Ancient Marsupial Fossil Suggests Climate Change A Cause of the demise of Megafauna
Scientists at the South Australian museum (Adelaide, Australia) are hoping the discovery of the fossilised remains of a giant marsupial might be able to provide them with further insights as to what led to the demise of Australia’s megafauna, animals as diverse as hippo-sized Wombats, predatory Thylacines, giant Koala bears and Monitor Lizards twice as big as Komodo Dragons.
The giant marsupial in question is a Diprotodon, a strange and diverse group of mammals unique to Australia. Diprotodontids are an extinct family of marsupials, the majority of which were plant-eaters and some evolved into giant forms becoming the largest mammalian herbivores the continent has ever seen. The first diprotodontid fossils are known from Eocene deposits and they may have persisted until around 45,000 years ago.
Palaeontologists have puzzled over why the Australian megafauna died out. It has been proposed that hunting and the burning of forests by the first human settlers on the continent hastened the demise of these large animals, however, rapid climate change may also have played a prominent role.
The fossils of the three-metre-long Diprotodon were found at the remote Collinsville Merino Stud, a substantial sheep and cropping station approximately eighty miles north of Adelaide. The fossils were discovered in mid 2010 when Paul Cousins, a sheep station worker, came across the fossils eroding out of a riverbank whilst on a camping trip with his family. He took some of the exposed fossilised bones to a local museum knowing that they represented the remains of a prehistoric animal but he was unsure whether or not they had discovered a dinosaur. Museum staff identified the specimens as diprotodontid fossils and a team from the South Australian museum was dispatched to excavate the rest of the fossil material still embedded in the ground.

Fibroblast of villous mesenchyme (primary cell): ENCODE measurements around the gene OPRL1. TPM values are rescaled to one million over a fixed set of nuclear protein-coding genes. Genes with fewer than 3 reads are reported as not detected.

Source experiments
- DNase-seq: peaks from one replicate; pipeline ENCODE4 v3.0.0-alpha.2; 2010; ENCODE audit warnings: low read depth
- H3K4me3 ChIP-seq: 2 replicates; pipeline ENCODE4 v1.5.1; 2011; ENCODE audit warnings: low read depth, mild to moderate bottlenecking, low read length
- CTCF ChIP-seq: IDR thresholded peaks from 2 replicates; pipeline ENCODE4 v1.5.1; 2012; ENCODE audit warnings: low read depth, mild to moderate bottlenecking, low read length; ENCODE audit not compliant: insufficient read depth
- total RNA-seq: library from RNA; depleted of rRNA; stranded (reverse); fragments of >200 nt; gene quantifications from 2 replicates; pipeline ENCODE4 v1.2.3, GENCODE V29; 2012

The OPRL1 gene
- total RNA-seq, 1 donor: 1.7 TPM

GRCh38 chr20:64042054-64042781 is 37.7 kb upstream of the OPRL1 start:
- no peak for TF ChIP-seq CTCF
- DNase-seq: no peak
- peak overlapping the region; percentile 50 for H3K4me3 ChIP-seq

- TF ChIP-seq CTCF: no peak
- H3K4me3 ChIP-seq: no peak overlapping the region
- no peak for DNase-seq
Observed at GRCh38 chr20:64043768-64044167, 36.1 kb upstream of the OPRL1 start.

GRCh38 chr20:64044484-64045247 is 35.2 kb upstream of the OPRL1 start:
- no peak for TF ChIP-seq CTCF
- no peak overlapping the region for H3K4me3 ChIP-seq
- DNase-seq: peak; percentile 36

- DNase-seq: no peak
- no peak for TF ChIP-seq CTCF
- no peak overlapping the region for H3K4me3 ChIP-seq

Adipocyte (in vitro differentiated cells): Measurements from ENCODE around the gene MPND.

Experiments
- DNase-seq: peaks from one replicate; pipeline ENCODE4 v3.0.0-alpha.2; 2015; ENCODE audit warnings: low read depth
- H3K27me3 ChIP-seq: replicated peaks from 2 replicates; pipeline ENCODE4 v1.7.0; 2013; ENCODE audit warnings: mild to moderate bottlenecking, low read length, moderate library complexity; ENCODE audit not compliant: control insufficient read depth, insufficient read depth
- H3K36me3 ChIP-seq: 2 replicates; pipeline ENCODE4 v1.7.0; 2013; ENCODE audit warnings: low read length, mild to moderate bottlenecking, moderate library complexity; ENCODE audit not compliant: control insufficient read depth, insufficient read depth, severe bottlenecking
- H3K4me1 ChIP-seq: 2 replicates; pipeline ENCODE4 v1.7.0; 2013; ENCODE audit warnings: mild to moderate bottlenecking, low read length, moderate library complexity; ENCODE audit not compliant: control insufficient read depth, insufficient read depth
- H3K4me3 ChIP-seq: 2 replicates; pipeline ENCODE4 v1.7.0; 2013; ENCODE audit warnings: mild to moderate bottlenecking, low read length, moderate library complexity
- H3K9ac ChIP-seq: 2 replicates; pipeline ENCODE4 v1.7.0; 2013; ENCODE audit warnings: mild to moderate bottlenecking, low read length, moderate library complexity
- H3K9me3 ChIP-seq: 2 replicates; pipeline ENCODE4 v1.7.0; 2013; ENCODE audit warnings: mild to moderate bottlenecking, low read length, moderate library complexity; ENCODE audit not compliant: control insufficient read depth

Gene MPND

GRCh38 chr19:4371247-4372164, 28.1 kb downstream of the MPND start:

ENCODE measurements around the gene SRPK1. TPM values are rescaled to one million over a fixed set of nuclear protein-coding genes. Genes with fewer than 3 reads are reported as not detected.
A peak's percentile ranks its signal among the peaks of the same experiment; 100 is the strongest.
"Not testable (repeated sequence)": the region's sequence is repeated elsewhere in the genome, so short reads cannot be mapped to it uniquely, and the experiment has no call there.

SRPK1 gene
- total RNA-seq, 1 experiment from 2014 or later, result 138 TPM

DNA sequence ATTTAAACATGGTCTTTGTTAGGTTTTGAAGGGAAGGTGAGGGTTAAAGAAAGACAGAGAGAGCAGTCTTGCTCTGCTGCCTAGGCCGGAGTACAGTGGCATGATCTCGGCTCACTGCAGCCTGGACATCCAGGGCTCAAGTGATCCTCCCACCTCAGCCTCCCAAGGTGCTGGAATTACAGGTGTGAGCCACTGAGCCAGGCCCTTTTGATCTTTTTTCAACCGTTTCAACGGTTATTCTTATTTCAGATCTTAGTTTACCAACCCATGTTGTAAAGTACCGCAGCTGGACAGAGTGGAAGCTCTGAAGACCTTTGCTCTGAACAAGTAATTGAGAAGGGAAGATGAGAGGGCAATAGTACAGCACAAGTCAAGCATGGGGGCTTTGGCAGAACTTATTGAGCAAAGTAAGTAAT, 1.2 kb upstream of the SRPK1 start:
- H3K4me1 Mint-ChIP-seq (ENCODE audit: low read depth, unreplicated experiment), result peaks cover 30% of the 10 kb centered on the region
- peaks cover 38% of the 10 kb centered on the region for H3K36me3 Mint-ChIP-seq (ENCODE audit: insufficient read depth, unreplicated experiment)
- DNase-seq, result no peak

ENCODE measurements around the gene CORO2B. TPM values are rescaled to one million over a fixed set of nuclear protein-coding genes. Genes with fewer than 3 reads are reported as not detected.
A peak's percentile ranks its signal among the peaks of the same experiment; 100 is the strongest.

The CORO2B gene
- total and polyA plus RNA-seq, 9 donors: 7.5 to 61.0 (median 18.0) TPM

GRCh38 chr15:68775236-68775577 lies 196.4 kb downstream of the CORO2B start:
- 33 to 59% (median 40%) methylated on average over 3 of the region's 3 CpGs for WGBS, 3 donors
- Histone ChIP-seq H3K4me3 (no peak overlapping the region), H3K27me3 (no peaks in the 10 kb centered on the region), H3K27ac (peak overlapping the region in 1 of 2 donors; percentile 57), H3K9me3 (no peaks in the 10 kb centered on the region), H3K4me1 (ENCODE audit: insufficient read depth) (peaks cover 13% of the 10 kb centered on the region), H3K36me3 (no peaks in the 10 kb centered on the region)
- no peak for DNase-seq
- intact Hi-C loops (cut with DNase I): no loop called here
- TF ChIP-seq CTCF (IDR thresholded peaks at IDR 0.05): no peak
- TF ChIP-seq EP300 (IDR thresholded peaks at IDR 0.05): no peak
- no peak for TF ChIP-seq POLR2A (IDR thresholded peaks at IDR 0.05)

Associate Professor Rod Wells of the South Australia museum commented that over 500 man hours had already been spent excavating and preparing this specimen and he asked for more field volunteers to help with the excavation. The fossils have been dated to around 120,000 years ago, a time when people had yet to reach Australia, according to most palaeoanthropologists. The fossil matrix, the sediment in which the material was found, may provide clues to the extinction of Australia’s unique megafauna.
The sediment in which the bones of this large, plant-eater were deposited are very finely grained. The fossils were discovered by the Cousins family in a creek bed that was eroded by seasonal flooding and exposed. The strata in the immediate vicinity of the fossil material, as it is so fine suggests a hot, dry and windy environment. The Australian scientists have speculated that this large animal may have died in a prolonged drought or fallen into a dried up river channel, the carcase would have been washed down to its final resting place in later, seasonal flooding.
This suggests that the climate may have been more extreme 120,000 years ago with very dry periods followed by intense, seasonal rains which may have caused extensive flooding. The location of this fossil material adds to the debate as to whether climate change played a significant role in the extinction of a lot of Australia’s unique, native fauna.
Harsh environments and rapidly changing climatic conditions would have affected large animals at the top of the food chain to a greater degree than smaller animals. The larger species of diprotodontids may have been struggling to survive and then with the advent of the first human settlers, they were finally driven to extinction.
Rod Wells has suggested that the more fossil sites such as the Collinsville location that the scientists explore so they will be able to build up a more complete picture regarding the climate of Australia during the Pleistocene Epoch. Such data will help them to understand why these huge animals perished along with the other amazing megafauna that once roamed the outback.